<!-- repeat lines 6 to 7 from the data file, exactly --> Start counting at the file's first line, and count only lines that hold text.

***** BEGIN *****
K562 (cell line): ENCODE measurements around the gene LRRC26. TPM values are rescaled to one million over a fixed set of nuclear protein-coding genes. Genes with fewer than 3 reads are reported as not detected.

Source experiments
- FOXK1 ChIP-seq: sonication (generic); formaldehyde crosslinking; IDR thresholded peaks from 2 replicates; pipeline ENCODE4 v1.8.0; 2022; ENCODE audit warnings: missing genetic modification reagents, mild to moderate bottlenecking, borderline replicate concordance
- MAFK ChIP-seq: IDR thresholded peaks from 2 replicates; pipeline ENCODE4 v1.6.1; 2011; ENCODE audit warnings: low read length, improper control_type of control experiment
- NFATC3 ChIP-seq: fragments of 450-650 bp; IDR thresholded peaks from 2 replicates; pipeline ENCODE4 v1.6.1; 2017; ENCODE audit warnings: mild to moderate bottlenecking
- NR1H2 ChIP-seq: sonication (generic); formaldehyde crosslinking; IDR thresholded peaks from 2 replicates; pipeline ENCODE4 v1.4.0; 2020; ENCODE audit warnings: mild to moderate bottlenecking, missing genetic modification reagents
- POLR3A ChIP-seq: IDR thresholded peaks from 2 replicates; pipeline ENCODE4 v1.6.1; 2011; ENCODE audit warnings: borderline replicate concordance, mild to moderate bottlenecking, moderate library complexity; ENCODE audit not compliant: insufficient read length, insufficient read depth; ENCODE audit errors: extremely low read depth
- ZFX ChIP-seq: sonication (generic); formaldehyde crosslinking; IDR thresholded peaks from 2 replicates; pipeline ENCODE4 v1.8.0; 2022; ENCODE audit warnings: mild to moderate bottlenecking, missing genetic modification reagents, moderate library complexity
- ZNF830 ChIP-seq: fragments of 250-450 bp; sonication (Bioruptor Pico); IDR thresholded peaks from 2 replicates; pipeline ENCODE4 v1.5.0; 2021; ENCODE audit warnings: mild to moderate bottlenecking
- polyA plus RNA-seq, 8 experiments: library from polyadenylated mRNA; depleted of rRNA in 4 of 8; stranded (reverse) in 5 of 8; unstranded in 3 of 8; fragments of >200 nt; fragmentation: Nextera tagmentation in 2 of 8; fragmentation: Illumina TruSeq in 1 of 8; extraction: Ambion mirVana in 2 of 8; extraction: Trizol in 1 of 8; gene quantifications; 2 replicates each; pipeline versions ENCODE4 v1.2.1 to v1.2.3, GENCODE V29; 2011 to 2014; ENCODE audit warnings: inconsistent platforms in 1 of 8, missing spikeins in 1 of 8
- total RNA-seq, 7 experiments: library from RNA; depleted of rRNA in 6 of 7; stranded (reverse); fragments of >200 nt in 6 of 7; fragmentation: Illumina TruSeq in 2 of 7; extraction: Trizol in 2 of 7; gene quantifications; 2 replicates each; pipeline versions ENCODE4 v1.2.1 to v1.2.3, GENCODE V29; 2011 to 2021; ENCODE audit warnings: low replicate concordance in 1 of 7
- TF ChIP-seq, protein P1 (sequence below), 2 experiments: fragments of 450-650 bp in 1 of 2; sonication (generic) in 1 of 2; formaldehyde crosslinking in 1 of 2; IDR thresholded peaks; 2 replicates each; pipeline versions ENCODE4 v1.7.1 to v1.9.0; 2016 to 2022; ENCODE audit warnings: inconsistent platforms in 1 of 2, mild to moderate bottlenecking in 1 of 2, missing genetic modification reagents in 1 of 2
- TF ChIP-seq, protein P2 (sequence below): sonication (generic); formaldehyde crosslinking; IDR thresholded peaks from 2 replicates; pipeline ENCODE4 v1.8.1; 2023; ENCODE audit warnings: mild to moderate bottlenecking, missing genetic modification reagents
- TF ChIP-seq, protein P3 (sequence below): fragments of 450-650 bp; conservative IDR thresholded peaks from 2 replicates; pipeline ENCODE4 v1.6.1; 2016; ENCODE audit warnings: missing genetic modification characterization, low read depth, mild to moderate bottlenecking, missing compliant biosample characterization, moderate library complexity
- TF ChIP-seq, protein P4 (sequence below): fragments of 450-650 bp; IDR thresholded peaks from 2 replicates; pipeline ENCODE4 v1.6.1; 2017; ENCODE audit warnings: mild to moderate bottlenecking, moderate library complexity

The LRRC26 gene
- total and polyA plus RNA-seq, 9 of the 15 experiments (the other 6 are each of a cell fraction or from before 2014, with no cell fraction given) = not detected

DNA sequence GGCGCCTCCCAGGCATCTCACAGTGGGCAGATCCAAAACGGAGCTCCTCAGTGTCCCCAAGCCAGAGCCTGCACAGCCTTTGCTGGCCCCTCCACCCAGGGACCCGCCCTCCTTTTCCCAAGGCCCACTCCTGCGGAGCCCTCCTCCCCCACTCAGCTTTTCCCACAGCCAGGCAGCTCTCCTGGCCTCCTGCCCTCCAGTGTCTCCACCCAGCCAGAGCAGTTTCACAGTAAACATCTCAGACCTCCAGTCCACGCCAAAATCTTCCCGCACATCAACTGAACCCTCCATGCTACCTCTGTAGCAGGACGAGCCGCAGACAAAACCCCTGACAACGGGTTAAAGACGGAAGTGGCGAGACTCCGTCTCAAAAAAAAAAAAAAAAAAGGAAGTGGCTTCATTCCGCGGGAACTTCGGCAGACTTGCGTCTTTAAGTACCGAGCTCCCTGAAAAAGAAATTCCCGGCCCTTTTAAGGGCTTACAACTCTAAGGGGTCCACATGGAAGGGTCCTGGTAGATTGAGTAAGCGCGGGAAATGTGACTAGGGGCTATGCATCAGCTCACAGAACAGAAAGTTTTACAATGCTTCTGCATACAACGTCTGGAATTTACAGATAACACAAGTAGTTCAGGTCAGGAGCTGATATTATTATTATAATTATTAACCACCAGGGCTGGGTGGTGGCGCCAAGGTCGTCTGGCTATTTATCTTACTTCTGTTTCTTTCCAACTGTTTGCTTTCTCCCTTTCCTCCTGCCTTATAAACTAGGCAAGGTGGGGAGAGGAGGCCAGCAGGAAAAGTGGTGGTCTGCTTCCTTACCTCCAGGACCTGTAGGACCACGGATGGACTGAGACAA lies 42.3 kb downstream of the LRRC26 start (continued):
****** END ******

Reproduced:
- NR1H2 ChIP-seq: sonication (generic); formaldehyde crosslinking; IDR thresholded peaks from 2 replicates; pipeline ENCODE4 v1.4.0; 2020; ENCODE audit warnings: mild to moderate bottlenecking, missing genetic modification reagents
- POLR3A ChIP-seq: IDR thresholded peaks from 2 replicates; pipeline ENCODE4 v1.6.1; 2011; ENCODE audit warnings: borderline replicate concordance, mild to moderate bottlenecking, moderate library complexity; ENCODE audit not compliant: insufficient read length, insufficient read depth; ENCODE audit errors: extremely low read depth